Martha said as we were leaving, "I learned something new today. I didn't know you could have a baby without contractions. That was pretty easy."

— Jennifer Williams, excerpted from "An Amish Birth Story," The Birthkit Issue 38

Don't miss out! Back issues of The Birthkit are available here.

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Research to Remember

A small, prospective, controlled study of Echinacea taken during pregnancy indicates that it does not cause major fetal malformations. The study was conducted by researchers at the Hospital for Sick Children's Motherisk program (a teratogen information service and research program) and the Canadian College of Naturopathic Medicine.

The study involved 206 women who contacted Motherisk between 1996 and 1998 about the safety of Echinacea in pregnancy, and subsequently used Echinacea products (112 used them during the first trimester). Their pregnancy outcomes were compared with those of 206 women who contacted the program about the herb's safety in pregnancy but did not use it.

www.motherisk.org/women/herbal.jsp Accessed 5 Jul 2007

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Discover the deeper, spiritual dimensions of pregnancy and birth.

The Roots of Natural Mothering by Janice Marsh-Prelesnik, midwife and mother of four, explores the lifestyle of natural mothering. You'll learn to trust your intuition, how to choose your birth nest, how to stay healthy naturally throughout your pregnancy and much more. If you're pregnant or planning to be, this book will help you make decisions based on what is right for you and your baby. If you're a midwife or other birth professional, it makes a perfect addition to your lending library.

The Roots of Natural Mothering

The University of Nottingham in England, funded by the National Institute for Health Research, is recruiting 1050 pregnant women to determine whether nicotine replacement therapy (NRT) is safe, effective and cost-effective for moms-to-be who want to give up smoking. It will also study the effect on the behavior and development of the child. Because of the health problems and deaths caused in unborn children, smoking is considered a major public health problem.

According to the researchers, NRT can double a non-pregnant smoker's chance of giving up, but as pregnant women metabolize nicotine a lot faster than other people it cannot be assumed that NRT will work for them and the Smoking, Nicotine and Pregnancy (SNAP) trial will establish whether or not this is the case. Another remaining question is whether women who quit smoking during pregnancy using this method will be less inclined to resume the habit after the birth, unlike a high percentage of women.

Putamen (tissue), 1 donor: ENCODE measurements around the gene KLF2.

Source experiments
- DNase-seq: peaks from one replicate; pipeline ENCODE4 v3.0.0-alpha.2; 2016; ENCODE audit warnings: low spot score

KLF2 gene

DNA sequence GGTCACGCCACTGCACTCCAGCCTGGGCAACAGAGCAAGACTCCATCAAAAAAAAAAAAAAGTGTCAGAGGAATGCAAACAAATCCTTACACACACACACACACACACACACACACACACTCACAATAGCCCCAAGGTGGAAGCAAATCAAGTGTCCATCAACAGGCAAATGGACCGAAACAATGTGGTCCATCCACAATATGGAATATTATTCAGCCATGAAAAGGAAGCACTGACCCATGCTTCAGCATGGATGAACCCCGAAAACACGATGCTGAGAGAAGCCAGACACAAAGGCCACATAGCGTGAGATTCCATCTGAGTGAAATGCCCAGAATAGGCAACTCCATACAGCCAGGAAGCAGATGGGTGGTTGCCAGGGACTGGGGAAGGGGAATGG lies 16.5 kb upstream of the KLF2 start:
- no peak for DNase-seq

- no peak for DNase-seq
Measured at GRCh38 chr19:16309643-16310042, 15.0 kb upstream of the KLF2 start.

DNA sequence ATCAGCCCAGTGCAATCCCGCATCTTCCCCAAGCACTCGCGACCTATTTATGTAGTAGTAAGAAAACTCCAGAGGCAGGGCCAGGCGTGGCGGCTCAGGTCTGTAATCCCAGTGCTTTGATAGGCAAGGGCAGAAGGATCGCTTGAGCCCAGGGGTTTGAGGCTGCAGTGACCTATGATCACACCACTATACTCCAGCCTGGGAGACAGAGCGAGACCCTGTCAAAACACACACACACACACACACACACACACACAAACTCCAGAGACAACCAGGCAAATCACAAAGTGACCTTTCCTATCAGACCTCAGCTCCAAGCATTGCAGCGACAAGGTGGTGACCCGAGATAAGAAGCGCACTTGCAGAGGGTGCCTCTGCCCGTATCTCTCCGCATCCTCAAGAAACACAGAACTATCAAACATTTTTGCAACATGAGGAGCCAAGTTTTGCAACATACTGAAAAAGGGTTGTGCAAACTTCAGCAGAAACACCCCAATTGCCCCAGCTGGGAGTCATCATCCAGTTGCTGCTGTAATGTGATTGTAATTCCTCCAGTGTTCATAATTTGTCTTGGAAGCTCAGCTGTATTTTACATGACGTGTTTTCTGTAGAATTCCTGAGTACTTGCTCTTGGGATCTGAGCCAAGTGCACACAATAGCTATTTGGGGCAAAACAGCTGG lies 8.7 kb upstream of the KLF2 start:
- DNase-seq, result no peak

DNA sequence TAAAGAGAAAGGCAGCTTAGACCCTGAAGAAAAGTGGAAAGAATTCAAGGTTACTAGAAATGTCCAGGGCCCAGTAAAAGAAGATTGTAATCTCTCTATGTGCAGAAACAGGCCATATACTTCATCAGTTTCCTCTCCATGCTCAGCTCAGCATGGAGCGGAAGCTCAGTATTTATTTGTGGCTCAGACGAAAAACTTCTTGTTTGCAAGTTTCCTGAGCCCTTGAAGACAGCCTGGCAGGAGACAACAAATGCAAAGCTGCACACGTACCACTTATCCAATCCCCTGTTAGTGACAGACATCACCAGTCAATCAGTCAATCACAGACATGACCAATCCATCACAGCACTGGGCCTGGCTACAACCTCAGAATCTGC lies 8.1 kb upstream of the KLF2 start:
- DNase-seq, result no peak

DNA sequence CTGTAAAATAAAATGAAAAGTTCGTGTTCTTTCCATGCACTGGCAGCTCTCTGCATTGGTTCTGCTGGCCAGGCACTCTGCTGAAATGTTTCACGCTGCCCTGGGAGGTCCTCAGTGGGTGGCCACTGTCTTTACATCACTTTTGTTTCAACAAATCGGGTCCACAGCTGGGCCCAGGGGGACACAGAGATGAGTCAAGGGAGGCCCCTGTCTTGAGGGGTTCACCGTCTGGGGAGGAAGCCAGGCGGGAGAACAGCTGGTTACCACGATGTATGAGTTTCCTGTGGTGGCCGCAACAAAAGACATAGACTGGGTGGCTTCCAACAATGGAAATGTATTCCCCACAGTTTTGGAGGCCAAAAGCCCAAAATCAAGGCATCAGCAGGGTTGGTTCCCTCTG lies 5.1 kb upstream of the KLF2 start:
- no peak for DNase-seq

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Web Site Update

Read this editorial from the current issue of Midwifery Today magazine:

  • Carry Out Your Visions and Dreams—by Jan Tritten
    "Lately I have been concerned with how each of us will carry out our visions and dreams for midwifery and birth. Perhaps this is a function of approaching the age of 60 (though I feel 25), but I want to make sure that we are successful in turning the tide of childbirth. By the grace of God I have been able to do more than I ever thought possible with my life and the activities of Midwifery Today. I do not take credit for this because truly, by the grace of God, Midwifery Today is—against all odds—still around."

Read this article recently posted to our Web site:

  • Bullying—by Marinah Valenzuela Farrell
    This is the first of four articles on bullying, a problem that has been identified within the profession of midwifery, as well as in many other areas. "Tonight she left my house in tears and in a rage of depression. I felt my stomach tighten as I tossed and turned thinking of our conversation. Was this a pregnant client? No, it was a young midwife who had just started practicing in my area and came to me out of loneliness and desperation to be heard."

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Norway Conference 2007

This international conference, "The Heart and Science of Midwifery," will be held in Oslo, Norway, September 12–16, 2007. Advertisers are invited to take advantage of several advertising opportunities, including: program display ads, registration packet inserts and exhibiting. This conference will offer the opportunity for participants to learn from the skilled and talented Norwegian midwives, as well as from presenters from all over the world. There will be a decidedly "international" focus to this conference. [ Learn More ]

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Question of the Week

Q: I recently learned that a Mom with a negative Rh factor and a Father with a positive Rh factor can cause illness or death for the baby, but that giving RhoGAM to the mother around 28 weeks and at delivery prevents complications. What is the usual procedure for women who choose a birthing center or home delivery instead of a hospital? Does the midwife administer the shot when needed?

— Jessica

SEND YOUR RESPONSE to mtensubmit@midwiferytoday.com with "Question of the Week" in the subject line. Please indicate the topic of discussion *and the E-News issue number* in the message.

Question of the Week Responses

Q: My pregnancy is going well; I am about 32 weeks right now. We are having another little girl. I think that's why I was so miserable during the first trimester. I threw up every other day. It was similar with my first daughter, although not so extreme. With my son, I did not even suspect that I was pregnant for the first three months.